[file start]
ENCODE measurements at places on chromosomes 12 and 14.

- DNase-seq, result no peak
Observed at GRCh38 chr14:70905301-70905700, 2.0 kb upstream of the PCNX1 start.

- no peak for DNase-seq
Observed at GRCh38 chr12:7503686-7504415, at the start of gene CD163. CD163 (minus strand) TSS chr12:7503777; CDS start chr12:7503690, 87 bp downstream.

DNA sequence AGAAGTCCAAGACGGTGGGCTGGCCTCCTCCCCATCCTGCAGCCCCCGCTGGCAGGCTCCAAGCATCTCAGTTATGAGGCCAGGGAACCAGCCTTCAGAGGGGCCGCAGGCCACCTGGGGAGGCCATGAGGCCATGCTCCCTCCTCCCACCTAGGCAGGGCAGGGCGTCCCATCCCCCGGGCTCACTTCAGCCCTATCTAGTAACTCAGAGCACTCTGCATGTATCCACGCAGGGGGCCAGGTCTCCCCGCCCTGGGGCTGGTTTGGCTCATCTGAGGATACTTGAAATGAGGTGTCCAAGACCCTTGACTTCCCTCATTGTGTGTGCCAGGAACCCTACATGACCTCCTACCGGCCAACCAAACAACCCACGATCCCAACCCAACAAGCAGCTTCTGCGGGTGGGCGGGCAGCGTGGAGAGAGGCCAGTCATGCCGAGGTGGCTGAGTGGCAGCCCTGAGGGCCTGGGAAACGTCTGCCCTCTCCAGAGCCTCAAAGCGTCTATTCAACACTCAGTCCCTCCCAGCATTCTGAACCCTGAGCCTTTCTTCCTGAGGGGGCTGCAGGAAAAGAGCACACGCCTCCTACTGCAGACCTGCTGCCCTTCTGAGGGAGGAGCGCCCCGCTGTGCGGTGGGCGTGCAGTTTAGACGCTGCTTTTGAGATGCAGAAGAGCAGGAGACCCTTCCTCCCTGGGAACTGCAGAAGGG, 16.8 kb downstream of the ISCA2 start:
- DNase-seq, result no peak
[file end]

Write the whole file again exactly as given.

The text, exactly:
ENCODE measurements at places on chromosomes 12 and 14.

- DNase-seq, result no peak
Observed at GRCh38 chr14:70905301-70905700, 2.0 kb upstream of the PCNX1 start.

- no peak for DNase-seq
Observed at GRCh38 chr12:7503686-7504415, at the start of gene CD163. CD163 (minus strand) TSS chr12:7503777; CDS start chr12:7503690, 87 bp downstream.

DNA sequence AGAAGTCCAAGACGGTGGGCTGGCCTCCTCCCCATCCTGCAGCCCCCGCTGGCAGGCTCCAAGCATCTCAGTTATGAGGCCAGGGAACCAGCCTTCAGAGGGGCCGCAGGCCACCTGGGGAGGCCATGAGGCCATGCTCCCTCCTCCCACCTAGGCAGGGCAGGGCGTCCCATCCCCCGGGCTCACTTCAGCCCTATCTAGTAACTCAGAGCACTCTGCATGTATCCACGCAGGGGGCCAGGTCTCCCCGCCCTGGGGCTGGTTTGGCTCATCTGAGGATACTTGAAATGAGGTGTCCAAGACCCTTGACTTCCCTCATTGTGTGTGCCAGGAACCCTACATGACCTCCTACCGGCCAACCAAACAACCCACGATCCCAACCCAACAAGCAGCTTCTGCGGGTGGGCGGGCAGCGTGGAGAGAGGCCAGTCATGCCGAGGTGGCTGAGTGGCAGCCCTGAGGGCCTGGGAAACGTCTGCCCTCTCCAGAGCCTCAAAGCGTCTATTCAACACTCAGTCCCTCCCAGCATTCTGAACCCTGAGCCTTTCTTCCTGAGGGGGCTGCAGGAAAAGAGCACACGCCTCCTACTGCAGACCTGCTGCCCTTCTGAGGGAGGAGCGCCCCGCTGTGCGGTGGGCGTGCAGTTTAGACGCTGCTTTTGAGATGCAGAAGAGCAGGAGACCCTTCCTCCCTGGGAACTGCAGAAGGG, 16.8 kb downstream of the ISCA2 start:
- DNase-seq, result no peak